The King’s Theatre, Edinburgh was built in 1905 by Edinburgh builder, William Stewart Cruikshank. Andrew Carnegie laid the foundation stone and the Theatre was opened in 1906 with a performance of Cinderella and managed by A Stewart Cruikshank.

Initially the programming of the theatre was undertaken under contract by Howard & Wyndham and A
Stewart Cruikshank became a Director (and in 1928 Managing Director) of this company which managed a chain of theatres in Britain rivalling Moss Empires. Moss Empires were the owners of The Empire Palace Theatre, which is now the Edinburgh Festival Theatre, the King’s sister theatre.

JB Howard and Fred Wyndham founded the company in 1883 when they built the Royal Lyceum Theatre both having trained in Edinburgh under William Murray at the Theatre Royal. The King’s Theatre became the headquarters of Howard & Wyndham and they held their board meetings there and famously their AGM on Christmas Eve - which guaranteed minimal interference from shareholders!

After A Stewart Cruikshank retired, his son Stewart inherited the Managing Directorship. Howard and Wyndham sold the Royal Lyceum Theatre to Edinburgh Council in 1965 and after Stewart Cruikshank’s death in 1966 a similar deal was done with the King’s Theatre. The Royal Lyceum was subsequently managed by a Trust but the local authority managed the King’s Theatre until July 1998 when the operation merged with the Festival Theatre and Festival City Theatres Trust now manages both Theatres.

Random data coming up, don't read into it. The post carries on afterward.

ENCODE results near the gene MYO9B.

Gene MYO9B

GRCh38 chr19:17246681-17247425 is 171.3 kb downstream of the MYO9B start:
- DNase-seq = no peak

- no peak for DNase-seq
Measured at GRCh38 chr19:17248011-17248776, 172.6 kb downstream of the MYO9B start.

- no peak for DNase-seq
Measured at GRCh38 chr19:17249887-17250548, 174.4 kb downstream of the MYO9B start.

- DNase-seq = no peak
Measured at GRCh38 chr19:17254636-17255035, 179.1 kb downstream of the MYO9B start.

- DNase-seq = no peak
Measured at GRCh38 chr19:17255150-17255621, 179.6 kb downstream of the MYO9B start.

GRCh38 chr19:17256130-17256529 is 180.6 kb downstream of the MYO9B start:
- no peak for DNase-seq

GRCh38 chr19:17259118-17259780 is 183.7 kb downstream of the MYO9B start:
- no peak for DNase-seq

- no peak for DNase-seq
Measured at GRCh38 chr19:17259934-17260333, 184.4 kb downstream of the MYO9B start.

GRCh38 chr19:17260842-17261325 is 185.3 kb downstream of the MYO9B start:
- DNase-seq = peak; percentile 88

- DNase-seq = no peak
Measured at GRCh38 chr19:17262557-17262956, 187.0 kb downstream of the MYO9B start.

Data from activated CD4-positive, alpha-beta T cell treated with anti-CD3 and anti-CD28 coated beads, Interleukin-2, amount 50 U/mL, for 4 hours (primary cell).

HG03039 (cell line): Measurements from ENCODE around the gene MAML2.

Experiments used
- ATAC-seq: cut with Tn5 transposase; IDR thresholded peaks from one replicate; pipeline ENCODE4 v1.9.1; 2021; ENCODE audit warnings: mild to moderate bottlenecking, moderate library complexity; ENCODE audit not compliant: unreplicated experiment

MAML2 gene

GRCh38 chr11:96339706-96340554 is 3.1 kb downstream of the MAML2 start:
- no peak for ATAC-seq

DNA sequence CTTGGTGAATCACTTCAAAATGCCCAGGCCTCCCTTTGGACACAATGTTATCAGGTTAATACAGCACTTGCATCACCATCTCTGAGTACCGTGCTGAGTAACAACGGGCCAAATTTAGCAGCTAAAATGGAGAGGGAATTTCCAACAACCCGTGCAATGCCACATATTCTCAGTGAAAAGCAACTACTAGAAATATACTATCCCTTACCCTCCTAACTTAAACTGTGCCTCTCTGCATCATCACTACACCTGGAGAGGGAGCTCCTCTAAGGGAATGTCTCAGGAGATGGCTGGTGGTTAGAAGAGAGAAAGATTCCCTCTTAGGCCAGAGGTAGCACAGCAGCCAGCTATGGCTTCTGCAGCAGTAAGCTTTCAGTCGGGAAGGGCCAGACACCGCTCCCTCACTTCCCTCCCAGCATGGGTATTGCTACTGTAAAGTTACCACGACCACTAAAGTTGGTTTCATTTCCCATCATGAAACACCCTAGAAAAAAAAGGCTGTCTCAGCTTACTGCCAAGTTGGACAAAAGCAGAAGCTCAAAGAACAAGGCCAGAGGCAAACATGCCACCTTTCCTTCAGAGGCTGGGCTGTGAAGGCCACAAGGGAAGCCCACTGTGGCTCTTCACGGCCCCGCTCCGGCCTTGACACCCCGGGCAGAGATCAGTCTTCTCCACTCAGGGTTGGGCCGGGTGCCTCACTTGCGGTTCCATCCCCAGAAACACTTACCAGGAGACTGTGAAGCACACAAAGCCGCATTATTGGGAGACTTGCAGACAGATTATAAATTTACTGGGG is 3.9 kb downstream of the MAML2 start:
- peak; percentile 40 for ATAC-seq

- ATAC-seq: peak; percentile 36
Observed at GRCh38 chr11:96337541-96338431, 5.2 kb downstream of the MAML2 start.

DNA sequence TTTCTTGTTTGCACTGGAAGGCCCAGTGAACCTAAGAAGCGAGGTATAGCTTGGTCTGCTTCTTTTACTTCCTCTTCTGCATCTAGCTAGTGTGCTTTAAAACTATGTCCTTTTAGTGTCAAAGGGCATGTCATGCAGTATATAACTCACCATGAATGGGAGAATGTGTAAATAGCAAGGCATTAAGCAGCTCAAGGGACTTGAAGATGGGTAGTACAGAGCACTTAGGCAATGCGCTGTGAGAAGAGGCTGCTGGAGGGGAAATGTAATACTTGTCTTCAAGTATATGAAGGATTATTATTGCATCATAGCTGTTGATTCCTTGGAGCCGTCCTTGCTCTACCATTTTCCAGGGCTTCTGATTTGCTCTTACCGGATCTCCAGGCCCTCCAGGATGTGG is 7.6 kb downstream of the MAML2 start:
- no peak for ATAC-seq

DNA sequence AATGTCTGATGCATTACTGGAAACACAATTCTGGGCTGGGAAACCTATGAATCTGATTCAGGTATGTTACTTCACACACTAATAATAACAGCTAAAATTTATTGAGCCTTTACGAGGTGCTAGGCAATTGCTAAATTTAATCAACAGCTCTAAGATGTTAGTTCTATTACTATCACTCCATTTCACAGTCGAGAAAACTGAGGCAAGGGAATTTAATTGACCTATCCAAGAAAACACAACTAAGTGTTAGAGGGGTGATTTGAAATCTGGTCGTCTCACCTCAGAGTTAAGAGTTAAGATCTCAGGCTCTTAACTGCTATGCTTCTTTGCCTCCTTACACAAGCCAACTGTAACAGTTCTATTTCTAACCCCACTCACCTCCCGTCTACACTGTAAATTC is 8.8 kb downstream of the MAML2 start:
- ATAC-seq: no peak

The Theatre originally had Stalls and three circles - Dress, Family and Gallery. The Gallery was uncomfortable and latterly unsafe and was removed in the fifties reducing the Theatre to three levels with additional seating at the back of what is now called the Upper Circle. The present seating capacity is 1350.

The interior décor is very ornate with nine boxes either side of the proscenium and there are fine examples of Edwardian stained glass in the foyer doors. The present Upper Circle bar area was originally a Billiard Room and there were shops either side of the entrance at street level. A major refurbishment was undertaken in the mid 1980s when new seating was installed at every level.

The King’s Theatre was built as a variety theatre and has a long tradition of pantomime with such stars as Stanley Baxter, Rikki Fulton and Jimmy Logan. There is also a long tradition of amateur operatic and musical work in Edinburgh which for some years now has taken place at the King’s Theatre.

There are plans currently in motion for a new refurbishment of the King’s Theatre, to bring this much loved Edinburgh theatre back up to it’s former glory, to allow another century of top class drama and pantomime.

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